STATE OF NEW YORK
                          OFFICE OF RENT ADMINISTRATION
                                   GERTZ PLAZA
                             92-31 UNION HALL STREET
                             JAMAICA, NEW YORK 11433

      ------------------------------------X  SJR No. 6465
      APPEAL OF                              DOCKET NO. GC410307RT

                                          :  DISTRICT RENT OFFICE
           Helen Greco,                      DOCKET NO. L3112500RT

                            PETITIONER    : 


      On March 10, 1992, the above-named tenant filed a petition for 
      administrative review of an order issued on February 5, 1992, by a Rent 
      Administrator concerning the housing accommodations known as       2109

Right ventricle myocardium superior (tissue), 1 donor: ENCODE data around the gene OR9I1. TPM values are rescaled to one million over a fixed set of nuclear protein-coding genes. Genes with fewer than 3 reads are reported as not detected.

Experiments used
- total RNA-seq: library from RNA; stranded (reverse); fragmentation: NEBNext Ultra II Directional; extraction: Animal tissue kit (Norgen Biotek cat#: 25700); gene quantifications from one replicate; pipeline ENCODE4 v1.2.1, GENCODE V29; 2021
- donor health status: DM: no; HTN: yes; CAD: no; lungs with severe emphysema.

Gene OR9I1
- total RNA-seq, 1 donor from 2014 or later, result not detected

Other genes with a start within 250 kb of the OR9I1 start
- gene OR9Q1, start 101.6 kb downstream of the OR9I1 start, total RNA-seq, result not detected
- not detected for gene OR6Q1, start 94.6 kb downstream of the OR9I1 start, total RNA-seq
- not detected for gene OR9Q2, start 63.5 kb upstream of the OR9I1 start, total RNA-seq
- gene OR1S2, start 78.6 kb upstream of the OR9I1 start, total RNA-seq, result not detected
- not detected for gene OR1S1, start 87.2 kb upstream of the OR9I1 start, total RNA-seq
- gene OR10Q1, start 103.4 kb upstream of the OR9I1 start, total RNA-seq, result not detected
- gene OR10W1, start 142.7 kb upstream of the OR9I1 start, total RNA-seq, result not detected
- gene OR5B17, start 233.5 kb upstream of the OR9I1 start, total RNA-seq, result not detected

Broadway, New York, New York, Apartment No. 13-18, wherein the Rent 
      Administrator determined that the owner had not overcharged the tenant.

      Subsequently, and after more than ninety days had elapsed from the time 
      she had filed her petition for administrative review, the tenant deemed 
      her petition as having been denied, and sought judicial review in the 
      Supreme Court of the State of New York pursuant to Article 78 of the 
      Civil Practice Law and Rules.

      By court order dated October 16, 1992 the petition for administrative 
      review was remanded to the Division of Housing and Community Renewal 
      (DHCR) for a determination on the merits.

      This proceeding was commenced by the filing of an overcharge complaint 
      and a fair market rent appeal on March 26, 1984, and both complaints 
      were processed under the same docket number.  The tenant stated that she